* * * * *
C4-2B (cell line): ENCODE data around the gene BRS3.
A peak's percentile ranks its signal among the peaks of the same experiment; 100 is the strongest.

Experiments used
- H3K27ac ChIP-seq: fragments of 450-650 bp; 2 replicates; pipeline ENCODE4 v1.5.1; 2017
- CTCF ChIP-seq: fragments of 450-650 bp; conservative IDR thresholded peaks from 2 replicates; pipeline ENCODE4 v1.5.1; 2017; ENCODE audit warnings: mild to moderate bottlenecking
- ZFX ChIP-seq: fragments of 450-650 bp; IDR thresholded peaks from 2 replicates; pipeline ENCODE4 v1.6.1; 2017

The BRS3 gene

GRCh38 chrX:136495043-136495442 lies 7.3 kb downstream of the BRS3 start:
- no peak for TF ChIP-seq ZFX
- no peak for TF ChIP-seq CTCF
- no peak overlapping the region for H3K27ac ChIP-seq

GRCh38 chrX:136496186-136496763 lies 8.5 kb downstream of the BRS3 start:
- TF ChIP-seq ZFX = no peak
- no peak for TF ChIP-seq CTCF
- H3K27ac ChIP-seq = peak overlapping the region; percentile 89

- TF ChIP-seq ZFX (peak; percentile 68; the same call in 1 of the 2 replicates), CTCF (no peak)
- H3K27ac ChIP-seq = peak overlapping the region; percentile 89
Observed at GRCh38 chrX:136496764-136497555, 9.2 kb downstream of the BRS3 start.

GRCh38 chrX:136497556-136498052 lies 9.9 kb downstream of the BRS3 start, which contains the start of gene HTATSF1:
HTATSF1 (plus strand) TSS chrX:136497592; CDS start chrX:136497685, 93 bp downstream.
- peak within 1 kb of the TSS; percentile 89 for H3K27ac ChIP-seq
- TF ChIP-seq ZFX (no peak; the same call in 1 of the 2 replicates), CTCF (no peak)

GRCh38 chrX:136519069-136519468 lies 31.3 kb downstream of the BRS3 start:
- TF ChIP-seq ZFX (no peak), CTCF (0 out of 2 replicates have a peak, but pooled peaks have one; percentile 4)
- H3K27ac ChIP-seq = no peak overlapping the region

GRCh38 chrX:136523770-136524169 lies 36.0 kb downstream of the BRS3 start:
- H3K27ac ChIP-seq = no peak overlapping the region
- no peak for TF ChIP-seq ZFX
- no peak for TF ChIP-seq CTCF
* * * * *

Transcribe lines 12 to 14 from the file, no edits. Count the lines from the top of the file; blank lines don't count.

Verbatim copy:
GRCh38 chrX:136496186-136496763 lies 8.5 kb downstream of the BRS3 start:
- TF ChIP-seq ZFX = no peak
- no peak for TF ChIP-seq CTCF